TIME Addresses the Fake Ruined Negatives from the Robert Capa D-Day Documentary

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A month ago we shared with you a video documenting the story behind the ‘lost’ negatives famed conflict photographer Robert Capa captured on D-Day.

In the documentary, there’s a moment where the empty rolls of film are shown, emulsion gone and the plastic worn and tattered. Many of us probably didn’t think twice about the negatives that were shown, but A.D. Coleman and Rob McElroy did, and what they found out was a bit shocking, especially coming from a publication as respected as TIME.

McElroy explains the main conceit in a guest post on Photocritic International:

As a professional photographer for the past 34 years, with a wealth of experience developing film, I could not explain why the “ruined” negatives shown in the video looked the way they did. Then, after carefully scrutinizing all the negatives shown in the video, I figured it out.

I had just discovered a journalistic no-no, a breach of trust, a total fraud. TIME had faked nine photographs in their documentary video and never explained to the viewer what they had done.

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Following up the initial article, Coleman wrote another one. This time he called for an ethics investigation into the matter, to be conducted by the National Press Photographers Association.

It was presumably these articles from Coleman that pressured TIME to come clean about what was really going on with the wonky negatives.

In an email to Poynter, Daniel Kile, VP of Communications for TIME Inc. explained how TIME was handling the breach in trust:

TIME’s video and story have been updated to include a photo illustration credit. The film now includes a prominent label on the negatives and on the end credits (see attached for screen grabs). Our story has been updated to include an editor’s note about the change.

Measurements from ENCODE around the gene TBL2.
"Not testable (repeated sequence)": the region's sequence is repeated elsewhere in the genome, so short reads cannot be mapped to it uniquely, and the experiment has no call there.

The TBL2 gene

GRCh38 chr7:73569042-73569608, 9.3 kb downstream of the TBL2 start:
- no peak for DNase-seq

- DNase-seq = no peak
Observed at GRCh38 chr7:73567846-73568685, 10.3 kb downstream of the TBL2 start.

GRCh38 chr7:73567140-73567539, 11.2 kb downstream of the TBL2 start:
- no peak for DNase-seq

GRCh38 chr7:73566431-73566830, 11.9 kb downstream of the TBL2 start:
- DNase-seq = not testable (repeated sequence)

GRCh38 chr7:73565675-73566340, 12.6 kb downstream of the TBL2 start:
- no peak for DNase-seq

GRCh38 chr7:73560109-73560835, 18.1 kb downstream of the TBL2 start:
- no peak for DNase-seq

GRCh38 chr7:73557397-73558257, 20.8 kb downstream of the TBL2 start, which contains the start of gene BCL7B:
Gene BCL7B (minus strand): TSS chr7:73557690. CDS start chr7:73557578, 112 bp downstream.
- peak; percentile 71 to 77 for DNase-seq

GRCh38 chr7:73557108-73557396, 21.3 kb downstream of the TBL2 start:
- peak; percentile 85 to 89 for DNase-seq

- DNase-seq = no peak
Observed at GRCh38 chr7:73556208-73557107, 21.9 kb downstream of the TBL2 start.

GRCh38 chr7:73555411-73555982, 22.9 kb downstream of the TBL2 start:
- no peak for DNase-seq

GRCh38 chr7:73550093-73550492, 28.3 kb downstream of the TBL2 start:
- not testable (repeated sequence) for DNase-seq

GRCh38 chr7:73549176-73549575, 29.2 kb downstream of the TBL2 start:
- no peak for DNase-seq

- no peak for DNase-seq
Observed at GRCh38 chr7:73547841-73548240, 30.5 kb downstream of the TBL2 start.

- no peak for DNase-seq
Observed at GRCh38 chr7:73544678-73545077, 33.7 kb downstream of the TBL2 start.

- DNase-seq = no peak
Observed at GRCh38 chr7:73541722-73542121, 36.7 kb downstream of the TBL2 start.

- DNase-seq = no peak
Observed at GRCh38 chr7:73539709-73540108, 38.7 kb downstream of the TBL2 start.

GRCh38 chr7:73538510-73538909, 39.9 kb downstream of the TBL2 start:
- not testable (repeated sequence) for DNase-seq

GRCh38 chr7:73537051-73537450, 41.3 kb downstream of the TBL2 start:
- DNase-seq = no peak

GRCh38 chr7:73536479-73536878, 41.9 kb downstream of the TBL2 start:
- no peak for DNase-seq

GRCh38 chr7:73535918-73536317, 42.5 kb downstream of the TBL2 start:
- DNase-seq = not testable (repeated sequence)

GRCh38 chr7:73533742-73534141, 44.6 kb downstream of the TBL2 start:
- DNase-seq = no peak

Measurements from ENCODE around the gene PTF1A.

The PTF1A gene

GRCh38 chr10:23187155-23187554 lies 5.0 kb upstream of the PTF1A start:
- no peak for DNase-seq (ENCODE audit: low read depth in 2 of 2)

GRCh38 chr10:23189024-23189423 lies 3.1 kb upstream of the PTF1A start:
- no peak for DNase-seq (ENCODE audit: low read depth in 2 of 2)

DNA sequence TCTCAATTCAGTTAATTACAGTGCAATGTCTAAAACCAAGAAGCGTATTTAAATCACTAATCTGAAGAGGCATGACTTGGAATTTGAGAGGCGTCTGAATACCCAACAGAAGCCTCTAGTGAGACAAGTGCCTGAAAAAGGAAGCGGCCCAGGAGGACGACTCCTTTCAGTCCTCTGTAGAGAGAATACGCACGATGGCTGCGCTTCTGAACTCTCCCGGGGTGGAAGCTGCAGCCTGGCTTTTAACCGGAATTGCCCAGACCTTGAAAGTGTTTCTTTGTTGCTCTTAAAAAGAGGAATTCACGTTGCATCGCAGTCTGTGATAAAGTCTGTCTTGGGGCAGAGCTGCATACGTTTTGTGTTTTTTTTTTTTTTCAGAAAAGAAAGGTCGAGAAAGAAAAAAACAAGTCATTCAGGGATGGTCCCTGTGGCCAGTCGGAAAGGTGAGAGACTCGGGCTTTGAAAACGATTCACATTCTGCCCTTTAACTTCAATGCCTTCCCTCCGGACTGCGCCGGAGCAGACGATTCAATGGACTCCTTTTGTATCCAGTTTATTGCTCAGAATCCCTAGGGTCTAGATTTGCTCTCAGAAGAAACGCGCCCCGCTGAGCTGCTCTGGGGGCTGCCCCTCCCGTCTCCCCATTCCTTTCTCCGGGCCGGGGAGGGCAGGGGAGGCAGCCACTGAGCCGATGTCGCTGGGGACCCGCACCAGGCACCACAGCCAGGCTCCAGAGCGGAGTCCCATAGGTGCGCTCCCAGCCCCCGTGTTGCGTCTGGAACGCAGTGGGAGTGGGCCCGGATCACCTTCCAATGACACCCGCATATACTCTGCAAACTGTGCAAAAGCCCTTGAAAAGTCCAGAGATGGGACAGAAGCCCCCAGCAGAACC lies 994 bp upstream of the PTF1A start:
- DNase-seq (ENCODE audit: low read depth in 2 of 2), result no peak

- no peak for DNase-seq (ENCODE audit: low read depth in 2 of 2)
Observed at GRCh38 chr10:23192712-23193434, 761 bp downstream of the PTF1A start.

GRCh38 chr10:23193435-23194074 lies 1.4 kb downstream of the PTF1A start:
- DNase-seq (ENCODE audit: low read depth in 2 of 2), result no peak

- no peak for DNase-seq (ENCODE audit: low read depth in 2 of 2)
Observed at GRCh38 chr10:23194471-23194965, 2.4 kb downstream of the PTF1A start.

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Both McElroy and Coleman are happy with the way that TIME has handled the ethical breach, telling Poynter that, while disappointed by the initial situation, the fact that TIME has owned up to the facts and gone to great lengths to correct its misstep is greatly appreciated.

All in all, the matter seems to have been righted by TIME without too much of a PR fallout, but it’s still troubling that a publication as storied as TIME would have made the mistake in the first place. What are your thoughts on the matter?

(via Poynter)

  • Ian

    It’s nice to see a big corporation respond and address the issue in the proper manner in a day & age when most companies would respond by suing the people reporting the problem.

  • Jason Dunn

    Free publicity experiment.

  • DanBrady

    They turned a negative into a positive. Bravo

  • bgrady413

    You win the internet today!

  • lexplex

    This is probably the funniest/most clever thing I’ll read all day.

  • Terry Steiden

    My thought is that it was NOT a mistake at all, but the “new journalism” in action. The new journalism allows any type of deception that promotes the polital objectives of the organization or the organization itself and there is little oversight because virtually ALL journalists nowdays subscribe to the standard. If the occasional rogue investigator discovers the cover-up or deception, it is barely (if al all) acknowledged with no repurcussions.

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    If we were on Reddit I’d give you gold. But since we aren’t, I’m sorry to say that all you receive is a PetaPixel participation award.

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  • Terry Steiden

    It’s not, I just mentioned that it is one of the objectives of newsrooms nowadays that cause them to distort distract.

    I’m glad to hear that it is still held up to ridicule in some circles. The demise of journalism in the US is cause for everyone’s concern.